Email marketing is a vital part of any marketing strategy, especially for companies that operate predominantly or exclusively online. However, there’s no way that large-scale email campaigns can be carried out by people, which is why email automation is so important.
We’re going to look at what email automation is, how it works, some examples of common email automation workflows, and how you can successfully use email automation to grow your business.
What Is Email Automation and Why Is it Useful?
Email automation uses systems to send emails at the right time to the right people, without you needing to manually go in and send them. As consumers, we see automated emails every day – welcome messages, e-receipts, reminders, updates, and more.
Automated email workflows start with a trigger, which could be anything from submitting a form to purchasing an item or even clicking on certain online elements. Your automation system then kicks into gear and sends timely, personalized emails to the target recipient.
Even if you’re brand new to email marketing, the potential benefits of email automation are clear. First, email automation can help you remove repetitive and time-consuming tasks from your to-do list. What’s more, they can help keep your brand visible, with automated newsletters or updates placing you firmly in your customers’ view.
Email automation can also help customers feel more engaged since emails come at the right time for them and are personalized to their needs. All of these benefits combine to help nurture better leads and increase conversions, while at the same time you’re reducing your workload and tasks.
The Three Elements of Email Automation
Automated emails have three key elements that need to be looked at: the trigger, the timing, and the overall workflow. The first that needs to be examined is the workflow.
1. Email Workflows
An automated email “workflow” includes the overall purpose of the email campaign and the customer’s journey within it. When creating your email workflow, you are creating the steps that a customer will take from where they start to where you want them to be, normally in the form of a succession of emails set off by a trigger (we’ll get to that).
Each stage of an automated email workflow will have small conversion goals (e.g. links to click, images to open) that guide a customer forward – normally towards a purchase or whatever your company’s email marketing goal is.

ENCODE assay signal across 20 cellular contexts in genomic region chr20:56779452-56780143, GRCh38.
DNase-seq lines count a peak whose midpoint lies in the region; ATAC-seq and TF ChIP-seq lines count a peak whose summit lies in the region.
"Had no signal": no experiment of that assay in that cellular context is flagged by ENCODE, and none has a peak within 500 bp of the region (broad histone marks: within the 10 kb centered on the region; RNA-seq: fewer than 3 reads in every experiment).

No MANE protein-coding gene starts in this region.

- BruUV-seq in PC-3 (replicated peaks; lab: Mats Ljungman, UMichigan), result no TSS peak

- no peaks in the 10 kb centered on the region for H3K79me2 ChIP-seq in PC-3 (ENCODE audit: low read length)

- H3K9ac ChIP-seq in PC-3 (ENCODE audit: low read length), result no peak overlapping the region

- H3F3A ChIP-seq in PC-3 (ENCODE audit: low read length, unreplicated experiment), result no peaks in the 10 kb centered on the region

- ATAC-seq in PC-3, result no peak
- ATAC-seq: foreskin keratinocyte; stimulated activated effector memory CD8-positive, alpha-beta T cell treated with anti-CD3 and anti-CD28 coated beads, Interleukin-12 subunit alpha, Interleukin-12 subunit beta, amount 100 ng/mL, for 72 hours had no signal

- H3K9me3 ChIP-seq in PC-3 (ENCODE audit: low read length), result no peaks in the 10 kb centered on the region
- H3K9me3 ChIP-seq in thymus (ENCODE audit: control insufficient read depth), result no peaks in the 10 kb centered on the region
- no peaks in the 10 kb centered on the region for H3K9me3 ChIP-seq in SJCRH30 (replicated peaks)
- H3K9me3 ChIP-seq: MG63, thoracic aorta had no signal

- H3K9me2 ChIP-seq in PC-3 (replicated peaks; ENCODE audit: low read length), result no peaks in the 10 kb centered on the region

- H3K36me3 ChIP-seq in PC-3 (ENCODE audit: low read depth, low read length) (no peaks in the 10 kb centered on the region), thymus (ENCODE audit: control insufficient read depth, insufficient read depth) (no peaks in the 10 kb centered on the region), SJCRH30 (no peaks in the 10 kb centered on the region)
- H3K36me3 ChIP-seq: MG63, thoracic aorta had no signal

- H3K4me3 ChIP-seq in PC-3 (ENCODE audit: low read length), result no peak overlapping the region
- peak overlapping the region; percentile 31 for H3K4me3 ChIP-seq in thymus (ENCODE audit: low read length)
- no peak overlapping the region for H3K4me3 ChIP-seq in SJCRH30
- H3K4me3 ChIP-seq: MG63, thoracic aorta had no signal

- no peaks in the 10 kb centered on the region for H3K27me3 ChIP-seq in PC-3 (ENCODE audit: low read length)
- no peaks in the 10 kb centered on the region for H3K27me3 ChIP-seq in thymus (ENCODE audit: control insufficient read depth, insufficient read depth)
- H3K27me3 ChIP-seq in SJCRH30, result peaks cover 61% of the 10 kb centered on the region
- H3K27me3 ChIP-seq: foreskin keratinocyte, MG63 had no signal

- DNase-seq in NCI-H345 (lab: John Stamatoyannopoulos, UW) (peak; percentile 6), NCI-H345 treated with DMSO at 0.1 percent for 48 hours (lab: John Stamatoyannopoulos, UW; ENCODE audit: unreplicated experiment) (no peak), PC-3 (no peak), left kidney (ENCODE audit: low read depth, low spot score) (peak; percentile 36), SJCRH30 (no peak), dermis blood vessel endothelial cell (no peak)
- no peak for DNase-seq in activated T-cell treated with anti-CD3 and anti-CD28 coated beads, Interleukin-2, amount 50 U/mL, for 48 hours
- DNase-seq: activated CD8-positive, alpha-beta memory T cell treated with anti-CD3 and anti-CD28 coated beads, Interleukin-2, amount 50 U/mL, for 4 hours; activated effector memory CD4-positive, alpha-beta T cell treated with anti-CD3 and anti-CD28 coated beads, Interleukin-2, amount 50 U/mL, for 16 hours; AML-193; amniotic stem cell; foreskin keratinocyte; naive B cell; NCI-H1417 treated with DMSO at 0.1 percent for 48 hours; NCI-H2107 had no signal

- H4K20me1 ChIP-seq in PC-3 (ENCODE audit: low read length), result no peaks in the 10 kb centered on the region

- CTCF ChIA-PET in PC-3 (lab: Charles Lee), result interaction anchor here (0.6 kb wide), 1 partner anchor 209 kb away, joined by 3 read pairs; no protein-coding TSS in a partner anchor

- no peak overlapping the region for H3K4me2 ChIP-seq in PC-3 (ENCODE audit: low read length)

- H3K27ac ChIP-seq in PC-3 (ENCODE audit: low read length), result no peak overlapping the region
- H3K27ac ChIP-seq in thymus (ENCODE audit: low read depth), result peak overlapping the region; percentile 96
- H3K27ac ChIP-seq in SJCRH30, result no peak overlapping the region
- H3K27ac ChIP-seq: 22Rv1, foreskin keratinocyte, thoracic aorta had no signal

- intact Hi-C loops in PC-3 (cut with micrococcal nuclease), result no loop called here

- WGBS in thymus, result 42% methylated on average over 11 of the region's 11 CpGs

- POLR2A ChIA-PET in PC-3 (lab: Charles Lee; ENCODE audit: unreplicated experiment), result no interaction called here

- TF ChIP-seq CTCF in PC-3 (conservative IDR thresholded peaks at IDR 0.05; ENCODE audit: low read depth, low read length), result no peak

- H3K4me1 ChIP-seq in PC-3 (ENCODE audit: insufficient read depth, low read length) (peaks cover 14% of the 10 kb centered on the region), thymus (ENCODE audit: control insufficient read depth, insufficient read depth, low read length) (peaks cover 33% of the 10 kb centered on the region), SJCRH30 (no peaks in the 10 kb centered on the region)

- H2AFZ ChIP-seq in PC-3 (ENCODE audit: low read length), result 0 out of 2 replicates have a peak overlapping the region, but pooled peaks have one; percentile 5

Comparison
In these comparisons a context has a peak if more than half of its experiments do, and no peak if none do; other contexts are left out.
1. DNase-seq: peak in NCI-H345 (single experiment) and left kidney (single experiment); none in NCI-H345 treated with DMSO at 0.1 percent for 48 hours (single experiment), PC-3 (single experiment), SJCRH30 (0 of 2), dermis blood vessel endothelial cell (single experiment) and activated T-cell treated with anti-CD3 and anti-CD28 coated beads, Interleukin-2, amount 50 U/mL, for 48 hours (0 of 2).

2. Email Automation Tiggers
Triggers are what send a customer down a specific automated email workflow. These can be anything from submitting a form to being on a certain webpage. For example, if someone has just signed up to your mailing list, this will usually set off a “welcome” workflow, which thanks the customer for signing up, introduces them to the company, and includes a small conversion goal such as checking out a new product. The trigger in this scenario is submitting the form.
3. Automated Email Timing
The timing of an automated email workflow is also incredibly important – exactly when each email of your workflow lands in a recipient’s inbox will have a huge effect on its impact. For example, “abandoned cart” emails are quite common – sent when you start to check out but don’t finish. The timing of these has to be perfect – too soon and the customer feels harassed, too late and the purchase is no longer relevant.
Examples of Email Automation
To get a better idea of how these three elements actually work together, let’s take a look at some common examples of email automation in action. Many of these email automation models are common across all industries, but others, as you’ll see, are more relevant to e-commerce sites where email automation is very popular.
Automated Welcome Emails
One of the most common email automation workflows out there is the “welcome” workflow for when someone signs up for your product or service. This serves to set the tone of the interactions going forward and lets the customer know that you’re paying attention.
For automated welcome emails, keep things short and to the point. Send a message of thanks or welcome and don’t be too pushy – you can always send follow-up emails with product suggestions or more direct conversion tactics.
Trigger: Form submission
Event-based Automated Emails
Event-based automated email workflows are those attached to important dates for you or the customer. This could, for example, include specific sale dates – think Black Friday – or seasonal holidays – such as a Halloween themes campaign.
They can also be based around important dates for a customer such as birthdays, anniversaries, or any other special dates.
Workflow: Birthday Discount
Timing: When today = customer DOB
Cart Abandonment Emails